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[TG11] Upgrading from a Wheel Pilot
02-23-19, 12:23 AM (This post was last modified: 02-23-19 08:47 AM by Chuck - Raymarine - Moderator.)
Post: #1
[TG11] Upgrading from a Wheel Pilot
I fitted a Raymarine Mark 2 wheelpilot to my Swarbrick 38 about 6 years ago.

On further investigation appreciated that in an effort to save $ I have wheel pilot is not suitable for a yacht of this size.

The wheel pilot copes under motor and in gentle conditions (10 knots) and small swell but does not cope under sail in great than 10 knots or in anything other than small seas.

Its time to upgrade, as we are off to do some serious cruising up the NSW coast.

What below deck auto pilot would you recommend for a 38ft sailing vessel with cable steering.

I would like to salvage what we can from the existing system to save $.

The wheelpilot was package containing the P70 control head, Fluxgate compass but no rudder reference.

I have since purchased an Axiom chart plotter which is on the NMEA backbone with the P70, fluxgate compass and wireless instruments (linked via the wireless interface).


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02-26-19, 07:45 PM
Post: #2
RE: [TG11] Upgrading from a Wheel Pilot
Hello Duncan,

Alongside the drive, you'll also need to change the electronics that provides the drive output to that drive.

6 years ago we were changing over from the then-retiring SPX range to the new Evolution range so you could have either electronics in your system (p70 and wheeldrive will work with either generation.) We don't have any stock of the SPX range any longer, so if that's what's on board then you'll need to upgrade (and it is a significant upgrade) to the Evolution range. This means changing the SPX course computer to an Evolution ACU and also changing the fluxgate compass for the EV1 solid-state heading sensor core. Or, of course, sourcing a second-hand SPX model.

There are two main options as far as drive type goes: Linear or Rotary. Linear drives acting directly on the quadrant are preferable, but are only suitable if you can back-drive the steering: that is, if you shove the quadrant, the wheel spins freely. This isn't always the case, and if the steering just goes tight and locks up when you push the quadrant then you'll need a rotary drive instead which connects via a chain to an additional sprocket at the base of the binnacle.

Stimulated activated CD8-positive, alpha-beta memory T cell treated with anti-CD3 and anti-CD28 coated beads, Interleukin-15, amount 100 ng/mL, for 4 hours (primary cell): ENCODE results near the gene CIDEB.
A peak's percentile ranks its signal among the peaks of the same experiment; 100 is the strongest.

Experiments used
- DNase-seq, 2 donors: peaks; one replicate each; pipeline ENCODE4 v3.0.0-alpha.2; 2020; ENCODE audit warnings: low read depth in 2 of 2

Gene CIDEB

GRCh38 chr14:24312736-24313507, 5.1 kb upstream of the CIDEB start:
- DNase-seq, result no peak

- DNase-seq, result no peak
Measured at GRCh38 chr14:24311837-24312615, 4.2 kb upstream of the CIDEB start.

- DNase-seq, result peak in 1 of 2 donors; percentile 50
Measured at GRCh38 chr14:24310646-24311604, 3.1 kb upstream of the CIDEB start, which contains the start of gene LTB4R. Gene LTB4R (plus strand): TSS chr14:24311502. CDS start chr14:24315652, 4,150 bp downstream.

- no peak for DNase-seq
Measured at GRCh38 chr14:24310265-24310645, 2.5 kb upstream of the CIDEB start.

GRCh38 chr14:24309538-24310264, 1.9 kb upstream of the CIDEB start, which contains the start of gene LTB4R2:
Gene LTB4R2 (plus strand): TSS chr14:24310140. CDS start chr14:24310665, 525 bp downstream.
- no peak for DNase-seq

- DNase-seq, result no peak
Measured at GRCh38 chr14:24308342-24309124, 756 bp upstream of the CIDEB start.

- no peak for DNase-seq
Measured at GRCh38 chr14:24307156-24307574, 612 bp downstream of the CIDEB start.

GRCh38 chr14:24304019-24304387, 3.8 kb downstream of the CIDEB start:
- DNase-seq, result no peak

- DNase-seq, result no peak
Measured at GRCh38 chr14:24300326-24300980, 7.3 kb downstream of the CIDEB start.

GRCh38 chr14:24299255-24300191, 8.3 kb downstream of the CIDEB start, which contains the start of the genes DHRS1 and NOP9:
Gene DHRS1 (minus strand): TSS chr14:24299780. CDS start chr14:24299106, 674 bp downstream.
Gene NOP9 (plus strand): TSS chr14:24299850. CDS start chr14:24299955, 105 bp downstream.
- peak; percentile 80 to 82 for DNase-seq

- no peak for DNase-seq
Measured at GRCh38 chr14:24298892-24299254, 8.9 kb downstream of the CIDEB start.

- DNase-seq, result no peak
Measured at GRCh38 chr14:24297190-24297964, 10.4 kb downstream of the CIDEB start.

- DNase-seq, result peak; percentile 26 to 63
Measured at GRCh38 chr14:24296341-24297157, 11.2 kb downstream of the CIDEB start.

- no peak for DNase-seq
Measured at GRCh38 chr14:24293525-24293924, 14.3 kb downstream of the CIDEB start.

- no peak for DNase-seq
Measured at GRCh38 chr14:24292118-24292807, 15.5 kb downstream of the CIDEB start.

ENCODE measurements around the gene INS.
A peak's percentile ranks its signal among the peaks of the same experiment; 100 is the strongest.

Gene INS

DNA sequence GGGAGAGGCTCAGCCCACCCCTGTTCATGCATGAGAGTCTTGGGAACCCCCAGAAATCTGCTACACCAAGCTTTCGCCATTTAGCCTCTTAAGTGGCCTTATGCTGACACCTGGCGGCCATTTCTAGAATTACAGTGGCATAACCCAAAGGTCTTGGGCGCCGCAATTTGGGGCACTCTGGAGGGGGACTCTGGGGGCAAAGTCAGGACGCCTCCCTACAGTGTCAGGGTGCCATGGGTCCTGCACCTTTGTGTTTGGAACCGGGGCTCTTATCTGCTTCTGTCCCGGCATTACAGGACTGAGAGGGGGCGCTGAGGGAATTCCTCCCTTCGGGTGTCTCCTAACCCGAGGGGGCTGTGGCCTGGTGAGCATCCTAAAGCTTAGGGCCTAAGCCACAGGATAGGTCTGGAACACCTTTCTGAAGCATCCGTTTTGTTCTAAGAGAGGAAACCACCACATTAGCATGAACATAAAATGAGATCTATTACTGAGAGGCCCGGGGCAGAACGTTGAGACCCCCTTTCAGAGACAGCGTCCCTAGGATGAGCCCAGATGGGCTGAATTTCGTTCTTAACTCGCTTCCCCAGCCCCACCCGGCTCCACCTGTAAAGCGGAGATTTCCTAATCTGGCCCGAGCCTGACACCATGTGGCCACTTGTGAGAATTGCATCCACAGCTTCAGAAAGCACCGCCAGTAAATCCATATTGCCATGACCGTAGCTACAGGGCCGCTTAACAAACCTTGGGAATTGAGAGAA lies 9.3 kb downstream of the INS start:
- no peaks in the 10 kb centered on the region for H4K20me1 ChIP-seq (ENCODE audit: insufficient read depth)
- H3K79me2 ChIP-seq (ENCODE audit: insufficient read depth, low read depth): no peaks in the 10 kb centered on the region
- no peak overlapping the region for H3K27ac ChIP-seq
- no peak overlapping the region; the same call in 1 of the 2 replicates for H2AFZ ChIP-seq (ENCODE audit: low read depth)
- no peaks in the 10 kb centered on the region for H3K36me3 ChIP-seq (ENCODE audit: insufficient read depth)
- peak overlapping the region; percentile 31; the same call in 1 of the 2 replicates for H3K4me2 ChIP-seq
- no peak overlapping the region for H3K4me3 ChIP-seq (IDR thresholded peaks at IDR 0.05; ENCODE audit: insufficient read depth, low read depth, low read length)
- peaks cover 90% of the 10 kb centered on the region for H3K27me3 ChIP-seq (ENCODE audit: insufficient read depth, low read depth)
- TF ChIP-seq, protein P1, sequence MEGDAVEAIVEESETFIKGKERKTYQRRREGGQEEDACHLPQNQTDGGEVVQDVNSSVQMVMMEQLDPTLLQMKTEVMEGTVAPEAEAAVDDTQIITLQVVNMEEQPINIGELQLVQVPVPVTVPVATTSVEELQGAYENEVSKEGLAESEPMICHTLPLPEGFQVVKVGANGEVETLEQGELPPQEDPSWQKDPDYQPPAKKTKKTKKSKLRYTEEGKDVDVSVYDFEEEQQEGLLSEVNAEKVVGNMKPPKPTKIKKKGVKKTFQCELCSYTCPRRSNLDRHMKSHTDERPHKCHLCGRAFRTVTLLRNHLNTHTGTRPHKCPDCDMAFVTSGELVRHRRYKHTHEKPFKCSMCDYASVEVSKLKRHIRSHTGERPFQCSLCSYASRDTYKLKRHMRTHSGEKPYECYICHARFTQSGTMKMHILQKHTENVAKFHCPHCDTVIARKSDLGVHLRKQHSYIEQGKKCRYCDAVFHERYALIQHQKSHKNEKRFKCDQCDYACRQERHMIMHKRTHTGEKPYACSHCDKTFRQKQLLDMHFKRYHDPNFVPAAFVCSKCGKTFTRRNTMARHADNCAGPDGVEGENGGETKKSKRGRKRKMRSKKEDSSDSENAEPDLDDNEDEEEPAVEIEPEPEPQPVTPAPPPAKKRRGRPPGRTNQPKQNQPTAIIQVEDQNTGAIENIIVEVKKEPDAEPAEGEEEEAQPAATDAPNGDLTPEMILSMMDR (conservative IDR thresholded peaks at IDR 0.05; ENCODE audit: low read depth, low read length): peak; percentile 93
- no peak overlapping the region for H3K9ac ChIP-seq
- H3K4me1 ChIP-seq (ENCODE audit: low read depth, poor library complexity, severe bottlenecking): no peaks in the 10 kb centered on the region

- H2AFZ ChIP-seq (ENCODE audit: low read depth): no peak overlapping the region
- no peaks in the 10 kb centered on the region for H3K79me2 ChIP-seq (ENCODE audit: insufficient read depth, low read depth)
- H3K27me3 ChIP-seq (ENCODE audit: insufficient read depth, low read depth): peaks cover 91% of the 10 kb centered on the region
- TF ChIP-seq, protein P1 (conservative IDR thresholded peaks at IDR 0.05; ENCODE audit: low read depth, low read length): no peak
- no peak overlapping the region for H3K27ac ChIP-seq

As well as the drive design, there is also a choice to be made about the drive power. We do Type 1 drives that are suitable for a *fully laden* displacement of 10,000kg (fully laden displacement on cruising boats is often at least 20% above the design or published weight) maximum, less if the system's being used for extended short-handed passage-making or offshore. After a Type 1 drive there's a Type 2, and then Type 3. At a guess based on the size I'd say you're likely to be on the upper limit for a T1, more likely a T2, but the weight on the travel-lift when she last was lifted is the real guide. I would always recommend going one bigger if you're going to be using the drive offshore (can't run for port when the sea picks up) or short-handed using the pilot for long periods.

If you can get away with a T1 then you can use an SPX10 (retired generation) or ACU200 (current, alongside EV1 sensor), whereas if you need a T2 drive then that requires an SPX30 or ACU400 (which can supply the extra current that the more powerful drives require.)

For either set of electronics the p70 can remain, and if you have an Evolution pilot (EV-100 Wheel) now then the EV1 also remains.

To find out what electronics you have now, look in Menu > Setup > Diagnostics > About System.


Raymarine since 1999.
Interests: Diagnosis of problems in sonar/fishfinders, NMEA2000, ethernet comms, autopilots, thermal cameras
Location: Sydney, Australia.

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03-29-19, 05:06 PM (This post was last modified: 04-01-19 10:20 AM by Chuck - Raymarine - Moderator.)
Post: #3
RE: [TG11] Upgrading from a Wheel Pilot
Hello Tom this is a really helpful and comprehensive reply. Looks like I will need to save my pennies and largely replace what I have.


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